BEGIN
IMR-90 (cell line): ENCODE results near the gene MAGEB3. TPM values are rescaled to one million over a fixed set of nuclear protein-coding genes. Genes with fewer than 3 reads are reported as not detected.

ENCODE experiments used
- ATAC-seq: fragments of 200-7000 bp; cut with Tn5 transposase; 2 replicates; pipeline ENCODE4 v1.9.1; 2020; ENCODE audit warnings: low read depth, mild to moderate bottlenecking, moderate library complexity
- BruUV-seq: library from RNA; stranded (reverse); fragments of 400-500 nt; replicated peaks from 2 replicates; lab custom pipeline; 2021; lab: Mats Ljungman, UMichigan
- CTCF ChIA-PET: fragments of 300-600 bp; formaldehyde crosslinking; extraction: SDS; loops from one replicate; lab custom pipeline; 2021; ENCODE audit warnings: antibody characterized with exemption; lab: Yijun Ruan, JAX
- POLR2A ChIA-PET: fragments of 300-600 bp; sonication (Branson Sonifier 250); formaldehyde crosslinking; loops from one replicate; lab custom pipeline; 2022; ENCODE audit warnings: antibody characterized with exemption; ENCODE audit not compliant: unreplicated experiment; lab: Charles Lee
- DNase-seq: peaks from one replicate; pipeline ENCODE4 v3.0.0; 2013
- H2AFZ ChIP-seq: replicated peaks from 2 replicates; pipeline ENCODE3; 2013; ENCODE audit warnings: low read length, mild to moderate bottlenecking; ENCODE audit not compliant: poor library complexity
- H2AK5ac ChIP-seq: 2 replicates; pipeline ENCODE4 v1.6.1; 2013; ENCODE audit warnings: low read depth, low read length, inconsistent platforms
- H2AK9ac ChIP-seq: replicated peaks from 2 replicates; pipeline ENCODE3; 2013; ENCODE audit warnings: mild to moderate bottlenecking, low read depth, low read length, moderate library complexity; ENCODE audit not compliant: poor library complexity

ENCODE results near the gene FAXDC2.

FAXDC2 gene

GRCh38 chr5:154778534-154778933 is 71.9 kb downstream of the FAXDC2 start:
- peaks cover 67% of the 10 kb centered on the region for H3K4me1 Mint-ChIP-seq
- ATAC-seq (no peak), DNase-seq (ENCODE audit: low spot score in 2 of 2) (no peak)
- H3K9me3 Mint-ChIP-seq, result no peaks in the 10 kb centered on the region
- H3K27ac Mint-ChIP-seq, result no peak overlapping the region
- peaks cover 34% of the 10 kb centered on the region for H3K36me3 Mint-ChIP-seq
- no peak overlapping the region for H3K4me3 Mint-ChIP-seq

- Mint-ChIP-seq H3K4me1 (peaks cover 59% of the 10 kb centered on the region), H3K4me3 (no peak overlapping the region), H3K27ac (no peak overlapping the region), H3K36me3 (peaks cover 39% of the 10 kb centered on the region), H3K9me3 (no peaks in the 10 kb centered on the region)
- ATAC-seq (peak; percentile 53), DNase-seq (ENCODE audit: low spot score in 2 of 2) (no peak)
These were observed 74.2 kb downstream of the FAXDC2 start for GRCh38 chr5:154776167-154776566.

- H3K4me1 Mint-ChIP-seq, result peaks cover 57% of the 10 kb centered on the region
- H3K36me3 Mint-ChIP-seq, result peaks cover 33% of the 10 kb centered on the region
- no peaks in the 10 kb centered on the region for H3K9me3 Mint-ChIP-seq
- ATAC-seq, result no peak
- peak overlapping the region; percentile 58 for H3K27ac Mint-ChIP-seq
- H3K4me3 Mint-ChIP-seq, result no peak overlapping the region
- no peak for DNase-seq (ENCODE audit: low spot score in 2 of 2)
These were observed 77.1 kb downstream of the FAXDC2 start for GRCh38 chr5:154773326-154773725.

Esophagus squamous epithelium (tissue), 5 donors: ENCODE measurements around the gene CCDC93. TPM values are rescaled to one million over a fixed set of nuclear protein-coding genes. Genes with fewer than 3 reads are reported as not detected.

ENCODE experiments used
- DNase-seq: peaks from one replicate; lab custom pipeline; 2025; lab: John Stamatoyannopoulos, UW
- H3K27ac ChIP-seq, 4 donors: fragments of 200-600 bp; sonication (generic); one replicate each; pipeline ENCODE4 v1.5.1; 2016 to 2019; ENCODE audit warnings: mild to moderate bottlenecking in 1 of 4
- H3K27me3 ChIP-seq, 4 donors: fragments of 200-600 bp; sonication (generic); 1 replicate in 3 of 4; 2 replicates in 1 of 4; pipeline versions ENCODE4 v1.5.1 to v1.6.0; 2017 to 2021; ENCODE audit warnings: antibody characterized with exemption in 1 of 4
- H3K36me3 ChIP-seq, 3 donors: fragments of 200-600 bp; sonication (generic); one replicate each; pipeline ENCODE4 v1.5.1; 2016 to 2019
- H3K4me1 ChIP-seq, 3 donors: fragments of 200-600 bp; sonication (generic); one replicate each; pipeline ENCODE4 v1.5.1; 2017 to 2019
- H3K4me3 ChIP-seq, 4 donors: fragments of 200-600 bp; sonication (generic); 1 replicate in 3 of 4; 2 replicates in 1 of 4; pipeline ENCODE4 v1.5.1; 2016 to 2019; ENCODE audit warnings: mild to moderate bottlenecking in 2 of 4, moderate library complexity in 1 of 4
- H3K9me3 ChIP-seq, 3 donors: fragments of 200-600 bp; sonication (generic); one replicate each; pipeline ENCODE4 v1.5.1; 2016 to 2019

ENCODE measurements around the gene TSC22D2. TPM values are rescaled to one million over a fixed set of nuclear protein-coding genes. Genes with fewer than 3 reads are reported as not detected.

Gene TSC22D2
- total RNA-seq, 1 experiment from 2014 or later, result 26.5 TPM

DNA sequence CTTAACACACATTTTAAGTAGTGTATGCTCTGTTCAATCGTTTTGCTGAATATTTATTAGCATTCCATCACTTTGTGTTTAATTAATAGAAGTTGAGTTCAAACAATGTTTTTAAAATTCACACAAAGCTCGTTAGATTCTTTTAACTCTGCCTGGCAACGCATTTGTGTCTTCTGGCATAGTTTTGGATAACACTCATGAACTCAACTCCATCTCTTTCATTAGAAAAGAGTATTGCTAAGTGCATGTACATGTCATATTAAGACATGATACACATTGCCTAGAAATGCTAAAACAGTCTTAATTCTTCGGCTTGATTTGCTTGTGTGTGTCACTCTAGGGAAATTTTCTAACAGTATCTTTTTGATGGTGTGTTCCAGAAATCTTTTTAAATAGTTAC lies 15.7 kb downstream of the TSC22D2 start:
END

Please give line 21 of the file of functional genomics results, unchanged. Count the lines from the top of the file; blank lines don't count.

- ATAC-seq (peak; percentile 53), DNase-seq (ENCODE audit: low spot score in 2 of 2) (no peak)